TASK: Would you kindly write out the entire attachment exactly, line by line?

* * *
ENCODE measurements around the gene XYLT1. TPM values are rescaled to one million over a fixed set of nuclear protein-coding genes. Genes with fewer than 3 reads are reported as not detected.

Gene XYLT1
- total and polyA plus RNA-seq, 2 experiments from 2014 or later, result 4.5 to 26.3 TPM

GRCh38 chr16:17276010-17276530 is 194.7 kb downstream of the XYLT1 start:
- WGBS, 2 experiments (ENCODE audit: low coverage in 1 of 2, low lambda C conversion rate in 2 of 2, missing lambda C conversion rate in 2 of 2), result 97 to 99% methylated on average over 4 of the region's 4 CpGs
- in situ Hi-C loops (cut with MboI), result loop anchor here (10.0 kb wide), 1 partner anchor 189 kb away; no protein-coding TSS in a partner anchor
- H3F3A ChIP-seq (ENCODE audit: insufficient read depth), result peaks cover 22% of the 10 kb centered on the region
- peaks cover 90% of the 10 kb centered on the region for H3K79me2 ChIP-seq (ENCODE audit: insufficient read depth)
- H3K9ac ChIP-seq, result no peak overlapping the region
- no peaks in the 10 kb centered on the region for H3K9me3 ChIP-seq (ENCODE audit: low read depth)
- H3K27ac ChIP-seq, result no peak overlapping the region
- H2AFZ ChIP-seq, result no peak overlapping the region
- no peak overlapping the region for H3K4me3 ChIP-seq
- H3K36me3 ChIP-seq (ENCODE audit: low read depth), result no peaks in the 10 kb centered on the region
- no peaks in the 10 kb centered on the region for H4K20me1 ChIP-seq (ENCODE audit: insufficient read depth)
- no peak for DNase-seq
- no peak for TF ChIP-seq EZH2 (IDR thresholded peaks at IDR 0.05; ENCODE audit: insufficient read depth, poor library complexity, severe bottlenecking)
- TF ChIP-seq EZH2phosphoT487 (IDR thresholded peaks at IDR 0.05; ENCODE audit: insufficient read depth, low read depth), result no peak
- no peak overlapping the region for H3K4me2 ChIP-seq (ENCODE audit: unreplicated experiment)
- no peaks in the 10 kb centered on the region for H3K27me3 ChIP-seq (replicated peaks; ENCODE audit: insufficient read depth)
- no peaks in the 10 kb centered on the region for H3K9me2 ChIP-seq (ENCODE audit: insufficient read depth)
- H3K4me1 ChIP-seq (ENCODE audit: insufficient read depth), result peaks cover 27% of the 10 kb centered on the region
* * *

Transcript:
ENCODE measurements around the gene XYLT1. TPM values are rescaled to one million over a fixed set of nuclear protein-coding genes. Genes with fewer than 3 reads are reported as not detected.

Gene XYLT1
- total and polyA plus RNA-seq, 2 experiments from 2014 or later, result 4.5 to 26.3 TPM

GRCh38 chr16:17276010-17276530 is 194.7 kb downstream of the XYLT1 start:
- WGBS, 2 experiments (ENCODE audit: low coverage in 1 of 2, low lambda C conversion rate in 2 of 2, missing lambda C conversion rate in 2 of 2), result 97 to 99% methylated on average over 4 of the region's 4 CpGs
- in situ Hi-C loops (cut with MboI), result loop anchor here (10.0 kb wide), 1 partner anchor 189 kb away; no protein-coding TSS in a partner anchor
- H3F3A ChIP-seq (ENCODE audit: insufficient read depth), result peaks cover 22% of the 10 kb centered on the region
- peaks cover 90% of the 10 kb centered on the region for H3K79me2 ChIP-seq (ENCODE audit: insufficient read depth)
- H3K9ac ChIP-seq, result no peak overlapping the region
- no peaks in the 10 kb centered on the region for H3K9me3 ChIP-seq (ENCODE audit: low read depth)
- H3K27ac ChIP-seq, result no peak overlapping the region
- H2AFZ ChIP-seq, result no peak overlapping the region
- no peak overlapping the region for H3K4me3 ChIP-seq
- H3K36me3 ChIP-seq (ENCODE audit: low read depth), result no peaks in the 10 kb centered on the region
- no peaks in the 10 kb centered on the region for H4K20me1 ChIP-seq (ENCODE audit: insufficient read depth)
- no peak for DNase-seq
- no peak for TF ChIP-seq EZH2 (IDR thresholded peaks at IDR 0.05; ENCODE audit: insufficient read depth, poor library complexity, severe bottlenecking)
- TF ChIP-seq EZH2phosphoT487 (IDR thresholded peaks at IDR 0.05; ENCODE audit: insufficient read depth, low read depth), result no peak
- no peak overlapping the region for H3K4me2 ChIP-seq (ENCODE audit: unreplicated experiment)
- no peaks in the 10 kb centered on the region for H3K27me3 ChIP-seq (replicated peaks; ENCODE audit: insufficient read depth)
- no peaks in the 10 kb centered on the region for H3K9me2 ChIP-seq (ENCODE audit: insufficient read depth)
- H3K4me1 ChIP-seq (ENCODE audit: insufficient read depth), result peaks cover 27% of the 10 kb centered on the region